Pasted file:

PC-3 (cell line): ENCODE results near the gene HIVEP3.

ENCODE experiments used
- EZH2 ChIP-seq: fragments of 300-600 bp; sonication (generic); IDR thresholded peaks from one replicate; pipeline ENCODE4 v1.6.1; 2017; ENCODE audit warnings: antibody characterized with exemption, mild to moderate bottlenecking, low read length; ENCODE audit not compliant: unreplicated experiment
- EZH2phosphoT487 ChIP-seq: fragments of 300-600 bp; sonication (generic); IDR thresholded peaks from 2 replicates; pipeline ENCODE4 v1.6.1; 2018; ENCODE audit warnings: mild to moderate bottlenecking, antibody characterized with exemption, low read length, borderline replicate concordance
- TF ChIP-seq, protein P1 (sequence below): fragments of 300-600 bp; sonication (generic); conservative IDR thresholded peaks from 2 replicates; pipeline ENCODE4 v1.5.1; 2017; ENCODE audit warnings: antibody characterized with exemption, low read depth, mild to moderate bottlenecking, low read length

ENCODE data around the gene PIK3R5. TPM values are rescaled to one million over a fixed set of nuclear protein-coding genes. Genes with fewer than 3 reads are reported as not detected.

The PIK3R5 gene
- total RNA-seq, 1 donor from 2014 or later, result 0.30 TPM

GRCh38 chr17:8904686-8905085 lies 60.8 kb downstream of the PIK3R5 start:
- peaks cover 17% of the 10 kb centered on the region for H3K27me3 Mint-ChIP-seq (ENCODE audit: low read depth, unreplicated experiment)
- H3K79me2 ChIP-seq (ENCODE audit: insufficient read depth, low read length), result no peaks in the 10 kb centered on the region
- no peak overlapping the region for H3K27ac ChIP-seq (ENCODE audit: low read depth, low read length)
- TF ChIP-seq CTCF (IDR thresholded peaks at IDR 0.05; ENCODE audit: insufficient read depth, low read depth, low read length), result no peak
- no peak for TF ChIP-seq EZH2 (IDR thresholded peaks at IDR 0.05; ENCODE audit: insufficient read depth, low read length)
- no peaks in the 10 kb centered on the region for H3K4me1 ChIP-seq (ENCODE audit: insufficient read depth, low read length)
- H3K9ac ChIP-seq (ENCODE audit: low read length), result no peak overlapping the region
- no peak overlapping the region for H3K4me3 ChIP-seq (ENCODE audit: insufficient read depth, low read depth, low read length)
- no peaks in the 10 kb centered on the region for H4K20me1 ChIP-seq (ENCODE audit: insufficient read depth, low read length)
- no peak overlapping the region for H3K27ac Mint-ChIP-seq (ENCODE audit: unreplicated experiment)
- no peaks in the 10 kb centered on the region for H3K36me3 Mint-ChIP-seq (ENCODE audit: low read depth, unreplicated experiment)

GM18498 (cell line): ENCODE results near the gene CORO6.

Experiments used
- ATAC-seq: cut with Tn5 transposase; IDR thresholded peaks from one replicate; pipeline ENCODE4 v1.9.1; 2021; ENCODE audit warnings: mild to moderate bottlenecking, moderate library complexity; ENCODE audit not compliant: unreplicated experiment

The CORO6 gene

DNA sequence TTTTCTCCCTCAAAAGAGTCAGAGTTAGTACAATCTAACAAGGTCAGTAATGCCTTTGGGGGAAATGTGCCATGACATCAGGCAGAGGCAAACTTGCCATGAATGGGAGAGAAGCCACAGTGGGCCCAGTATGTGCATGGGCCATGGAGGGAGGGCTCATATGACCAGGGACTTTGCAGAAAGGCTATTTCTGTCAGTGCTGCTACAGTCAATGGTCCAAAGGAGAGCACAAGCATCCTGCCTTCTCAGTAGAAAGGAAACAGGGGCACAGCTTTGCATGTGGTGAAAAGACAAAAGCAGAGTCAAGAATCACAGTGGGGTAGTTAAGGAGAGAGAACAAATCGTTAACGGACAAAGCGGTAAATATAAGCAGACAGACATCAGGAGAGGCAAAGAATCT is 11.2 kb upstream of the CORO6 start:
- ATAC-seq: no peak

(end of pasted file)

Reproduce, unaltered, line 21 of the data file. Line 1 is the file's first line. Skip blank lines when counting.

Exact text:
GM18498 (cell line): ENCODE results near the gene CORO6.